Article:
Cash transfers with out UID linkage would result in ‘universal’ cash transfers – to the random, indiscriminate, and mighty. No wonder all the current day PDS lovers love such indiscriminate cash transfers. In your world, the idea of a welfare state is non-existent when coupled with technology and it’s ‘capitalist’ siblings. You would want us to believe that technology is a mirage and can never match up to state’s elegant, ‘under-control’, top-down bureaucratic apparatus. I bet you guys had foretold a decade ago that mobile phones would never in life-time reach the rural populace. Nevertheless, you would still want to foretell and forecast the dooms day scenarios! The truth in reality is about a fear – an imagination/paranoia, that one day, technology will grow to the level that individual privacy will stand threadbare under the eyes of an all too powerful government. I wish all you believers can migrate to a pacific island and lead a government-free private life and leave us alone!

  2. Rahul S permalink
    December 27, 2012 11:47 AM

    Are you really opposed to cash transfers as an alternative to PDS? Or you are opposed to limited structures that are in place to implement this system? You see, these two are two different things. I understand when you say that banks are far, enrollment in banks are not done, it should not be done for elections etc etc but, you can not be really against the system of cash transfers.

    Do you know what percentage PDS which according to you “is a vital source of economic security and nutrition support for millions of people” actually reaches millions of people? Do you know the number of people who are “BPL card holders” but are actually not BPL in the present system? The initial logic of linking UID with PDS was that the subsidy would reach to the people who really wants it rather than fake ones.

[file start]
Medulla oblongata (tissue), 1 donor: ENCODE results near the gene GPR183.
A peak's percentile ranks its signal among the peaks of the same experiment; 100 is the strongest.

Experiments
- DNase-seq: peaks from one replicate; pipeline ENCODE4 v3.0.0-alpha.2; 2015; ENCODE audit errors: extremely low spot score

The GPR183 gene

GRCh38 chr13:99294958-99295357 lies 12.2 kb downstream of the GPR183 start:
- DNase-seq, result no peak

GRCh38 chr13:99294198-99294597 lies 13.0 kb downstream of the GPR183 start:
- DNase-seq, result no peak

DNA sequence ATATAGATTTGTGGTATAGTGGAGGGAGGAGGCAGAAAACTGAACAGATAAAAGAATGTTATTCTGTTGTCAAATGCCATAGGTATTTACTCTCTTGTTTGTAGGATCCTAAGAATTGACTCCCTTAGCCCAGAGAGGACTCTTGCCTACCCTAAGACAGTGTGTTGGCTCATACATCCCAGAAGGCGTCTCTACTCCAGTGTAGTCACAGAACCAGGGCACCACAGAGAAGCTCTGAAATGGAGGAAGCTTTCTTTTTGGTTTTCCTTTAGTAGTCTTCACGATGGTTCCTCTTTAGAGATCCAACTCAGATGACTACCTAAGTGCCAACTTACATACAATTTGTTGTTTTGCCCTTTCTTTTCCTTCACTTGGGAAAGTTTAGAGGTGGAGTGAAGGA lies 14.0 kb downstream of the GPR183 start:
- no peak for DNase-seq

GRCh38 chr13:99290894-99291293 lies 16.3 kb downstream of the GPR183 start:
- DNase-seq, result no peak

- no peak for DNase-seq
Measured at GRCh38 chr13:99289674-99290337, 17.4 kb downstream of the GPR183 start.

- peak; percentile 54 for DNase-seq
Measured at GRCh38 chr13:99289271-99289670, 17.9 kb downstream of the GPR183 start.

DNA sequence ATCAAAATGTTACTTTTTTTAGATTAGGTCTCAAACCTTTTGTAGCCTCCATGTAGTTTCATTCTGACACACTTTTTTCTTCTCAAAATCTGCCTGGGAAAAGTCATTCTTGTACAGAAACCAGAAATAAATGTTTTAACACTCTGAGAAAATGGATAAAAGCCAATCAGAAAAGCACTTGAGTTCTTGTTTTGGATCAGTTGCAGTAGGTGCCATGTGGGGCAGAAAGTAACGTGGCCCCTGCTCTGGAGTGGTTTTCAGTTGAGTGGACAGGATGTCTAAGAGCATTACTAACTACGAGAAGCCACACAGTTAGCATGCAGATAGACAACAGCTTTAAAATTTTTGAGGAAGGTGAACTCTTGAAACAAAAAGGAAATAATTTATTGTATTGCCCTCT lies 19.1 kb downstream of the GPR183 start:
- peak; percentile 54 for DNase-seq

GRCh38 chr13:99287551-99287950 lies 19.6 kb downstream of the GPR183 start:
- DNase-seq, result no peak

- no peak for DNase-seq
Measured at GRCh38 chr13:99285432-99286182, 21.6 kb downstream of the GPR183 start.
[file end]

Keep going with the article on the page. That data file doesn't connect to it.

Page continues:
Apart from that there is a huge problem in managing PDS. A lot of food grains is wasted. At many places you get such pathetic quality of food grain that I am sure none of us would want to eat them. But people eat them because they do not have any alternative. This is what they get. Providing people with cash is like enabling them with an alternative to choose how they want to spend that money as a family. Apart from that based on my experience with PDS system, I have seen that people are ok if they do not get their specified quota every month. They are ok with getting less grains because they think “aisa hi hota hai”. Millions of rupees are lost in side selling of grains which is meant for PDS.

    A healthy criticism always comes with a an alternative solution. Your post is missing one.

  3. Somnath permalink
    December 27, 2012 1:26 PM

    It is ironic that the same people who had opposed computerization of banks on grounds of “unemployment” are so pathologically opposed to new ideas. Or maybe not so ironic after all. The left liberalati has not grown beyond the 1930s smokestacks in terms of it’s appreciation of technology.

    So banking computerization was evil. A few years later private mobile phones were evil too.

    Now UID. The gratuitous suggestion on using it for tax evasion purposes simply shows an extraordinary lack of awareness. The Tax Information Network is at least a decade old in it’s architecture, and has contributed in no mean measure to the expansion of the direct axes to GDP ratio in the last 10 years.

    The infrastructure being visualized for GST is a lot more complex.

    The biggest bugbear to UID seems to e that “it has not been done anywhere else in the world”. One assumes that would mean that such glorious instances of social democracies as Cuba and Venezuela haven’t managed. Well, they would have, perhaps, if they had the world’s largest technology workforce after te US. If corporations like GE were developing their next gen engines and materials in centres in Havana. Indeed, if they were countries that regularly managed to send spacecrafts up in the space, eight upto the moon.

    The lack of cOnfidence in our abilities is so stark in the narrrative that it’s amazing.

    Reform the PDS? Sure, paraphrasing Rajni Kothari, let’s cOndemn ourselves to repeat the same mistakes that we had for 65 years. Instead of trying new things and at least commit new mistakes.